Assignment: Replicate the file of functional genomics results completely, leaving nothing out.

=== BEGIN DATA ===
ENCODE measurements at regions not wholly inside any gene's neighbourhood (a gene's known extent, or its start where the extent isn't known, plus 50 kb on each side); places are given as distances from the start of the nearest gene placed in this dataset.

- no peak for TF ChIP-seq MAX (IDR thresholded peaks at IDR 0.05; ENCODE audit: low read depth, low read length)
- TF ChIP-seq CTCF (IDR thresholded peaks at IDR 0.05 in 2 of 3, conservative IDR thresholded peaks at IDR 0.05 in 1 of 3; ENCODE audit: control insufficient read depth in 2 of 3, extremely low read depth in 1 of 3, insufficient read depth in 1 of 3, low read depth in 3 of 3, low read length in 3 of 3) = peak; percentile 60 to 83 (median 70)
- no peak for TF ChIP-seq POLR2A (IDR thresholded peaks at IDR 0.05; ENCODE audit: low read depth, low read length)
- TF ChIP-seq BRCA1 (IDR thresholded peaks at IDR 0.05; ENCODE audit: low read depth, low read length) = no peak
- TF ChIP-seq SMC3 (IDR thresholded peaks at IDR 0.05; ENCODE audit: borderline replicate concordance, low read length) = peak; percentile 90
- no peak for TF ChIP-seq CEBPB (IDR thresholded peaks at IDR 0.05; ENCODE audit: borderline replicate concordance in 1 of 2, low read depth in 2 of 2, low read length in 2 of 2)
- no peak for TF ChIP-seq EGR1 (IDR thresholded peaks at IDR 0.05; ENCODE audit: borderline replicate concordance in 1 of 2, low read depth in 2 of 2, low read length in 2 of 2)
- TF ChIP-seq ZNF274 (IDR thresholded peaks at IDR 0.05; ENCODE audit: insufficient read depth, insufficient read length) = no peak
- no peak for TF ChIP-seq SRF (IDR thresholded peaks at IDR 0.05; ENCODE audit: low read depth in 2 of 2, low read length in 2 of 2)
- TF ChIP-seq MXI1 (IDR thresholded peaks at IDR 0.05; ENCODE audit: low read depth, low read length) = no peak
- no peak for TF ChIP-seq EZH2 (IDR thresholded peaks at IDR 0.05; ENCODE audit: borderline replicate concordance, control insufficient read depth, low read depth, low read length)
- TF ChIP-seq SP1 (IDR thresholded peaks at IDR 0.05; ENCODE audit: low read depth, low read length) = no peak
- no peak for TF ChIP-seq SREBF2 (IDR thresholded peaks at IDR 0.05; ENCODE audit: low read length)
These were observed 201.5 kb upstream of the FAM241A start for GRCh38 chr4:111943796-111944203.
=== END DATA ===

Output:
ENCODE measurements at regions not wholly inside any gene's neighbourhood (a gene's known extent, or its start where the extent isn't known, plus 50 kb on each side); places are given as distances from the start of the nearest gene placed in this dataset.

- no peak for TF ChIP-seq MAX (IDR thresholded peaks at IDR 0.05; ENCODE audit: low read depth, low read length)
- TF ChIP-seq CTCF (IDR thresholded peaks at IDR 0.05 in 2 of 3, conservative IDR thresholded peaks at IDR 0.05 in 1 of 3; ENCODE audit: control insufficient read depth in 2 of 3, extremely low read depth in 1 of 3, insufficient read depth in 1 of 3, low read depth in 3 of 3, low read length in 3 of 3) = peak; percentile 60 to 83 (median 70)
- no peak for TF ChIP-seq POLR2A (IDR thresholded peaks at IDR 0.05; ENCODE audit: low read depth, low read length)
- TF ChIP-seq BRCA1 (IDR thresholded peaks at IDR 0.05; ENCODE audit: low read depth, low read length) = no peak
- TF ChIP-seq SMC3 (IDR thresholded peaks at IDR 0.05; ENCODE audit: borderline replicate concordance, low read length) = peak; percentile 90
- no peak for TF ChIP-seq CEBPB (IDR thresholded peaks at IDR 0.05; ENCODE audit: borderline replicate concordance in 1 of 2, low read depth in 2 of 2, low read length in 2 of 2)
- no peak for TF ChIP-seq EGR1 (IDR thresholded peaks at IDR 0.05; ENCODE audit: borderline replicate concordance in 1 of 2, low read depth in 2 of 2, low read length in 2 of 2)
- TF ChIP-seq ZNF274 (IDR thresholded peaks at IDR 0.05; ENCODE audit: insufficient read depth, insufficient read length) = no peak
- no peak for TF ChIP-seq SRF (IDR thresholded peaks at IDR 0.05; ENCODE audit: low read depth in 2 of 2, low read length in 2 of 2)
- TF ChIP-seq MXI1 (IDR thresholded peaks at IDR 0.05; ENCODE audit: low read depth, low read length) = no peak
- no peak for TF ChIP-seq EZH2 (IDR thresholded peaks at IDR 0.05; ENCODE audit: borderline replicate concordance, control insufficient read depth, low read depth, low read length)
- TF ChIP-seq SP1 (IDR thresholded peaks at IDR 0.05; ENCODE audit: low read depth, low read length) = no peak
- no peak for TF ChIP-seq SREBF2 (IDR thresholded peaks at IDR 0.05; ENCODE audit: low read length)
These were observed 201.5 kb upstream of the FAM241A start for GRCh38 chr4:111943796-111944203.